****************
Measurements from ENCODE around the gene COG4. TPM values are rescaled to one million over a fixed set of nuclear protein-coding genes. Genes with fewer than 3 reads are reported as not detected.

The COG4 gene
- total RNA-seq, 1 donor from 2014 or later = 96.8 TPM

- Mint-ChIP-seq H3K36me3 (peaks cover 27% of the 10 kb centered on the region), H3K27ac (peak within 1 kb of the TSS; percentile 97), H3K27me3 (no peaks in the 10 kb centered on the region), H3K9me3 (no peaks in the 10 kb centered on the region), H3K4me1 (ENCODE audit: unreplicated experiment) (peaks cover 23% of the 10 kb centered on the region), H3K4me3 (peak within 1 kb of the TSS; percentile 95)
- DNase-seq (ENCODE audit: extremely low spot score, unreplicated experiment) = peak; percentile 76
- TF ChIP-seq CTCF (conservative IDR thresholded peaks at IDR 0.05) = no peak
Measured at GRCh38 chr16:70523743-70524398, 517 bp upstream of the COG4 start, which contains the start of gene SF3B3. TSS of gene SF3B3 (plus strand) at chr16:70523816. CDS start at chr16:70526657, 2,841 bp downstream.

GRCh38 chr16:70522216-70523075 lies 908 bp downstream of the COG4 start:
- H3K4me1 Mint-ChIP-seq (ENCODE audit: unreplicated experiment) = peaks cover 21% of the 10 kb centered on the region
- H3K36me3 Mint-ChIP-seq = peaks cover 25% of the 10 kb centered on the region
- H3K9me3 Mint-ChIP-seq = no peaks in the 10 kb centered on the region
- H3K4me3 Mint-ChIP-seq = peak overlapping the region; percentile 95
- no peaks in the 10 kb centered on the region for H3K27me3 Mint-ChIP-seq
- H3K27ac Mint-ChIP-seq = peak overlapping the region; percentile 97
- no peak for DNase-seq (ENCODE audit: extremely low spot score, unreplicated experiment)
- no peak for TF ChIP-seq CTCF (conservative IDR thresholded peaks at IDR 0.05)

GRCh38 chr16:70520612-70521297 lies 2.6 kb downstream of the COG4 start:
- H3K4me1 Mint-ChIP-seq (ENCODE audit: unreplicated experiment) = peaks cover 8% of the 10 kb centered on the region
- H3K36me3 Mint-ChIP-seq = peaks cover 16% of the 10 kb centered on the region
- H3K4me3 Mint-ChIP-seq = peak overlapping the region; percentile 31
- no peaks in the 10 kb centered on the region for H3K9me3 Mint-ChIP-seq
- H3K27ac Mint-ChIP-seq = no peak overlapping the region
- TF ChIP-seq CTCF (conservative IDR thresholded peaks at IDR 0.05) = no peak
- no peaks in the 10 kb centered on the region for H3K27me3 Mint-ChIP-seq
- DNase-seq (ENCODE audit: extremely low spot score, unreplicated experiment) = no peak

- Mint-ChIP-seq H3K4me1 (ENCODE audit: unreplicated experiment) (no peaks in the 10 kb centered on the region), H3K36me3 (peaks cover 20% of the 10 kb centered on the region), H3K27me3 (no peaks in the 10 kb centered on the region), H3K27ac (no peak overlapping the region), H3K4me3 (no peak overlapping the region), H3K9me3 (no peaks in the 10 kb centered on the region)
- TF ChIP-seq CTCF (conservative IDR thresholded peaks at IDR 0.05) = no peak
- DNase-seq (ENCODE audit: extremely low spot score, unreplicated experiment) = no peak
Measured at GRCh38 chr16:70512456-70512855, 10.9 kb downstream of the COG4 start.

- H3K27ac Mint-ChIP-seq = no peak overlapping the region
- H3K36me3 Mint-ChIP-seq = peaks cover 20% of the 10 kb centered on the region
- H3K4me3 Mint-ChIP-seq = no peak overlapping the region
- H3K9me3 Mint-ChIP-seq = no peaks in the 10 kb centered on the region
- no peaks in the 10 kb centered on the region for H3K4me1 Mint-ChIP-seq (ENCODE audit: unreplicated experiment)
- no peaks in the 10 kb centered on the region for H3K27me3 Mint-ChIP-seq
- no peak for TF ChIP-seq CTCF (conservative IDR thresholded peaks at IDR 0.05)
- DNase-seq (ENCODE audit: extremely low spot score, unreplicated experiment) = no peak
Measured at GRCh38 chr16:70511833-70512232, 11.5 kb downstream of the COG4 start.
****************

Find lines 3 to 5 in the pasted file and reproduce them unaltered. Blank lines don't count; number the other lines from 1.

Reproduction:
- total RNA-seq, 1 donor from 2014 or later = 96.8 TPM

- Mint-ChIP-seq H3K36me3 (peaks cover 27% of the 10 kb centered on the region), H3K27ac (peak within 1 kb of the TSS; percentile 97), H3K27me3 (no peaks in the 10 kb centered on the region), H3K9me3 (no peaks in the 10 kb centered on the region), H3K4me1 (ENCODE audit: unreplicated experiment) (peaks cover 23% of the 10 kb centered on the region), H3K4me3 (peak within 1 kb of the TSS; percentile 95)
- DNase-seq (ENCODE audit: extremely low spot score, unreplicated experiment) = peak; percentile 76